“It’s Neal; there’s a problem, Suit, he needs your help.

Peter sat up in bed, putting a hand up to hold off El as she wanted to know what was wrong.

Mozzie continued, “Neal was in a state when I got here tonight; he finally admitted to me that since Gardner approached him over the painting, he hasn’t been able to sleep.  The problem, Suit, is it’s brought back a lot of  bad memories of their last meeting in 2004, and it’s all been compounded by the rape. He told me that he spends his nights tossing and turning, waking in a cold sweat screaming his head off trying to escape from his attackers, but they always catch him.  Neal has started to take some sedatives; look, I don’t know where he got them from, but when they failed, he got some stronger stuff. He’s here now and he’s as high as a kite. You know that Neal doesn’t do well with drugs; he has some weird reactions to them. It’s got something to do with his fast metabolism.”

Mozzie paused. “Look, I don’t think that Neal needs to go to a hospital, but he needs someone to stay with him, and the problem is, Suit, that person isn’t me. He keeps asking for you and Mrs. Suit; he’s scared that you don't want him, that he’s dirty now because of the rape, not worthy of you. I tried to tell him he was wrong but in the state he’s in at the moment he’s not listening to me.”  

Peter was angry—not with Neal for getting into this state, but with himself for not realizing what was happening to his friend and partner; he had missed all the cues. “Tell Neal I'm on my way, Mozzie; tell him to hang on.”

 When he tried to explain what was happening to El as he pulled his clothes on, he wasn’t surprised when El refused to be left behind once she heard that Neal needed them.

El dressed quickly; Neal needed them both and there was no way she wasn’t  going. A least Peter had the sense not to spend time in foolish arguments; she knew that the tension between the two of them had come back, and she wanted what was best for both of them, and that meant being there for them.

But on arrival at the apartment mshe was taken aback when Mozzie blocked the door.  “Neal needs you both, but you have to understand that you can’t be here for the short haul; what’s wrong won’t be put right overnight. Because if you walk out on him later, I will destroy you just as sure as it will destroy him.”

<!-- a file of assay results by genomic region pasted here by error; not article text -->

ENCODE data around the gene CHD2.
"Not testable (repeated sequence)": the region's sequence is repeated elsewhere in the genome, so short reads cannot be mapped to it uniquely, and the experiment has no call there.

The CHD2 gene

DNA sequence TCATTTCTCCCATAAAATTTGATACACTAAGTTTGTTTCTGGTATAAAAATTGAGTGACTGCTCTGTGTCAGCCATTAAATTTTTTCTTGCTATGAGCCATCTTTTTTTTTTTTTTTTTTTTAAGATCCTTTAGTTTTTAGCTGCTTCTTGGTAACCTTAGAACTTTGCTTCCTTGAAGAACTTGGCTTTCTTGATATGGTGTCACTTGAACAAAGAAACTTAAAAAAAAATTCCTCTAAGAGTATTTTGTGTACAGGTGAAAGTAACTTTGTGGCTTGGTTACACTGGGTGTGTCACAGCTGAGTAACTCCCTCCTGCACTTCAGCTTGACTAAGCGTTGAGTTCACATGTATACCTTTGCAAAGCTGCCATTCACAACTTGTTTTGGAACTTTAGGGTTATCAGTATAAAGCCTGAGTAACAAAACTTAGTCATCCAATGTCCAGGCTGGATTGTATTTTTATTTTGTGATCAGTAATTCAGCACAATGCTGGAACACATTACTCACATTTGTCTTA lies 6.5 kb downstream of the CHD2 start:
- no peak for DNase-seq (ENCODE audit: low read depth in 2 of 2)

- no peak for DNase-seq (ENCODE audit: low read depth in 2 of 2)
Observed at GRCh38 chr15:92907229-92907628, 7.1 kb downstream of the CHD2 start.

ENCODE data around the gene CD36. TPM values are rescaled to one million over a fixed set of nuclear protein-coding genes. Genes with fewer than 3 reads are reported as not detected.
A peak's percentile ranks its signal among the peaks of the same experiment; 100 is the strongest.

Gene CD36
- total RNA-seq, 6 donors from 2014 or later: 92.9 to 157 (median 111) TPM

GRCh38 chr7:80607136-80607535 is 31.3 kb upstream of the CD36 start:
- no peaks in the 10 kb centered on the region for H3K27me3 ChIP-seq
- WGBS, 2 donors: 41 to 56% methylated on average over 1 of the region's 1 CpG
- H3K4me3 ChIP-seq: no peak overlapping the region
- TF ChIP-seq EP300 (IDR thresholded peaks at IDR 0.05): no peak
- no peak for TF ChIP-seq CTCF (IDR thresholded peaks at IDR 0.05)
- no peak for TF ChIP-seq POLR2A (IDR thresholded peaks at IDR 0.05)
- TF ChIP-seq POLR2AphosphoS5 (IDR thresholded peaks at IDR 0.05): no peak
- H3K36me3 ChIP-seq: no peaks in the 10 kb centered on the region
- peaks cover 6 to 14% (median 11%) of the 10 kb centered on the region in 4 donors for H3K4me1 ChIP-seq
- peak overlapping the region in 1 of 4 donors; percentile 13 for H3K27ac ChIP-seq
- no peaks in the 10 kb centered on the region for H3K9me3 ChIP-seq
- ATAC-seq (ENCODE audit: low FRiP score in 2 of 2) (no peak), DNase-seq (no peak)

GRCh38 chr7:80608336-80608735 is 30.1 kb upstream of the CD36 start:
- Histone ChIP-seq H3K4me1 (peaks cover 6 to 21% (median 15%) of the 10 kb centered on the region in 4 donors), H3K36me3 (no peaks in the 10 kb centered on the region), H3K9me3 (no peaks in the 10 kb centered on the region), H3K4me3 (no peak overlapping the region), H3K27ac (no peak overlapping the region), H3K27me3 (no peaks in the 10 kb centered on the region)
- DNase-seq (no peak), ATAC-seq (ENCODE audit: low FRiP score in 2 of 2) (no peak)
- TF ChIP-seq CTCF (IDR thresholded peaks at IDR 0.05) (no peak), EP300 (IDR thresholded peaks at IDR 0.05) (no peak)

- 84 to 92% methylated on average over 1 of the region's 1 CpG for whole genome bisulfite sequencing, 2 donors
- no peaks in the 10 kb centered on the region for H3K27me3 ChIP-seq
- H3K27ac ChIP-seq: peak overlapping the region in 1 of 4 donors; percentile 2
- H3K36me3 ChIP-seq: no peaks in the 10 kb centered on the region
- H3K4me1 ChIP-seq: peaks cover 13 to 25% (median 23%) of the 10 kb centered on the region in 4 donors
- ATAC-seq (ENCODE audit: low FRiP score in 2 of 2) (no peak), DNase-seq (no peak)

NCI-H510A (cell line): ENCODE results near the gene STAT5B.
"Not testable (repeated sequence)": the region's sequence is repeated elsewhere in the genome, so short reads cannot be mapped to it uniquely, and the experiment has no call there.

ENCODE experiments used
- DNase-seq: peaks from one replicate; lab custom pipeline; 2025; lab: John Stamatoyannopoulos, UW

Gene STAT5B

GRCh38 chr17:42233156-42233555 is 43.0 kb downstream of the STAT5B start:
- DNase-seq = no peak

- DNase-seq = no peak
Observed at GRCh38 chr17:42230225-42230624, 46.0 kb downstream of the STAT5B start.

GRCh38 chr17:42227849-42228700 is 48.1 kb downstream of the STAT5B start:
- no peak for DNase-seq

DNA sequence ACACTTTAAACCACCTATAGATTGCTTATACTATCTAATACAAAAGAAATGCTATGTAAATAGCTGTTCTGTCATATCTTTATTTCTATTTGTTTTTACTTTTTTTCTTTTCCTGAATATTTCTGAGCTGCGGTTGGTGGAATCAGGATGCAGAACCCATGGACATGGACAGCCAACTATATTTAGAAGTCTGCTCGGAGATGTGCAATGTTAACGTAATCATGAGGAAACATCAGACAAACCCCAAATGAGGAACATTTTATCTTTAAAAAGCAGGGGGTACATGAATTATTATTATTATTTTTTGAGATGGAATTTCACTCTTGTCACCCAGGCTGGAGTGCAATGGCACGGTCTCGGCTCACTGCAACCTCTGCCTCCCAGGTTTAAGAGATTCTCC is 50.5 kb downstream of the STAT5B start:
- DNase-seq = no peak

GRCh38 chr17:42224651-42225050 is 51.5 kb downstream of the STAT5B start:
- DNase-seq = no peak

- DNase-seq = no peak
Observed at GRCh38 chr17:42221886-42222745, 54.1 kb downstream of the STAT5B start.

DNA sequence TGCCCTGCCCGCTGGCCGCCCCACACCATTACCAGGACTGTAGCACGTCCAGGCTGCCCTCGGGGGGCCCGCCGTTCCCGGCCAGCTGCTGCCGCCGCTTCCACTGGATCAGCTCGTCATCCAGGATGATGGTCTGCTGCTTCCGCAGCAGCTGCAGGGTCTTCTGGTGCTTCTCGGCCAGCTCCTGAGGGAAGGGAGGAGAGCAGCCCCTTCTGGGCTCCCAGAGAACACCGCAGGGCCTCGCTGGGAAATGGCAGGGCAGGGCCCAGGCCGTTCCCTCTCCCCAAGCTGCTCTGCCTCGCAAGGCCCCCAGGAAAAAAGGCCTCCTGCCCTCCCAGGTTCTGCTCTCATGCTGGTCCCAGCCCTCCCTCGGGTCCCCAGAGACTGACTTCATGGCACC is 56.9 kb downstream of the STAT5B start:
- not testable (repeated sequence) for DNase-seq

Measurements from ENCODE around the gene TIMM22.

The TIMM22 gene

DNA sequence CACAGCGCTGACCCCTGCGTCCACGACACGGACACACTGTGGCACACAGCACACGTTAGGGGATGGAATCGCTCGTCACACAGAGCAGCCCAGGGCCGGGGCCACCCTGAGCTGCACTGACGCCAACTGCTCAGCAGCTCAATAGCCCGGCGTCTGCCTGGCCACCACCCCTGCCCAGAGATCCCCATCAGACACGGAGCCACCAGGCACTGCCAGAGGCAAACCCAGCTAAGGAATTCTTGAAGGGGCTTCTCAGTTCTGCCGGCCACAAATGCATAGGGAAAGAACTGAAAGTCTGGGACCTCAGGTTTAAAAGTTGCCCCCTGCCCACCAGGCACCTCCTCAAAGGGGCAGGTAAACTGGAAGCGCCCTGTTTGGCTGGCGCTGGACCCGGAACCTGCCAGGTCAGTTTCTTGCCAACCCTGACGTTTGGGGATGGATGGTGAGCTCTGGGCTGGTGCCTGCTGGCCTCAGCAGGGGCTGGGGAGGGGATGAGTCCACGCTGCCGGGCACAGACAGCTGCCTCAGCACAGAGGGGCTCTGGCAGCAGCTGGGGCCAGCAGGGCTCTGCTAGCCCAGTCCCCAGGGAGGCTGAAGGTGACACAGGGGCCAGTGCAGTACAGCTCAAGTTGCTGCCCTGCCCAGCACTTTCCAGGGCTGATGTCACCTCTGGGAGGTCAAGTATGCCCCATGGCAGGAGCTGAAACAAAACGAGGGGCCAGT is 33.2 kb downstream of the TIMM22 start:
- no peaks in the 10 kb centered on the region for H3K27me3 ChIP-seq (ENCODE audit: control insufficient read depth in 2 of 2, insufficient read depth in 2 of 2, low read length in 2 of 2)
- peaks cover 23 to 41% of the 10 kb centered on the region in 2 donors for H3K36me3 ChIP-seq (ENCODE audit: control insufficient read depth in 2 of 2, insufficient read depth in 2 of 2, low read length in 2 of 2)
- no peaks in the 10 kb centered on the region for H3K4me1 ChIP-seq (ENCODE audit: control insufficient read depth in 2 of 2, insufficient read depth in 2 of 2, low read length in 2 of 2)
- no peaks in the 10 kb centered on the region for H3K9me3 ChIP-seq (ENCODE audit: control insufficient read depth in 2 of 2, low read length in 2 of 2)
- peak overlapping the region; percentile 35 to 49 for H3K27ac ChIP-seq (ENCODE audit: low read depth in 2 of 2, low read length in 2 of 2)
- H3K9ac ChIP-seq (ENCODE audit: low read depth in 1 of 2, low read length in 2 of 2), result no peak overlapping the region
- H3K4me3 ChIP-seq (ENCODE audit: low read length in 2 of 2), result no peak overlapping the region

Both of them looked a Mozzie in a new way; this was a part of him they had never seen before, and it was as if for the first time they understood how Mozzie could have been the Dentist—there was a strength in him that could easily be overlooked. Only when he was sure he had made his point did Mozzie step back and allow them in.   

As he looked around the apartment and saw the damage to it; it was as if a tornado had ripped through it: chairs were overturned, the bedding from the bed was dragged half way across the room, books were thrown all over the place. Neal was sat huddled in one of the chairs in the darkest corner of the room. Mozzie went over to where Neal was sitting and spoke quietly to him. Peter noticed the way Neal caught Mozzie’s arm as the smaller man tried to leave, as if he was frightened of being left alone with him. The anger at this obvious mistrust dissolved as Peter remembered that like this, Neal would be prey to his worse fears, so that every uncertainty was plastered across his face, and his naked emotions were hard for Peter to look at; it was so raw.

Peter knew they  had to do something for Neal, even though officially they couldn’t tell anyone what had happened to him without risking getting him involved in the on-going police investigation into Gardner’s suicide. He had a few names of people that he trusted that could help Neal later to work through the rape, but for now, it was up to them. There was no way that he was dropping the ball on his watch; Neal meant too much to them for that. But a drugged, paranoid Neal was not an easy-to-deal-with Neal; he refused to go with them, even though it was plainly what he so desperately wanted.  El started to cry, and for Neal it was then a lost cause; he immediately caught her and held her tight, and was clumsily stroking her shoulder and back as he tried to comfort her, flinching when Peter’s hand dropped on his shoulder. Peter didn’t pull back; he spoke gently to him, and with El playing her part and getting Neal to focus on her, they managed to get him out to the car and into their home. He ended up sleeping in their guest room but only after El had stayed with him until he had gone to sleep.

They woke to hear him screaming; when they went to his room, they found him tossing and thrashing in the bed, yelling her name and that he had lost her and had to find her.  His body was drenched in sweat and, because of the drug, he couldn’t break free of the dream on his own.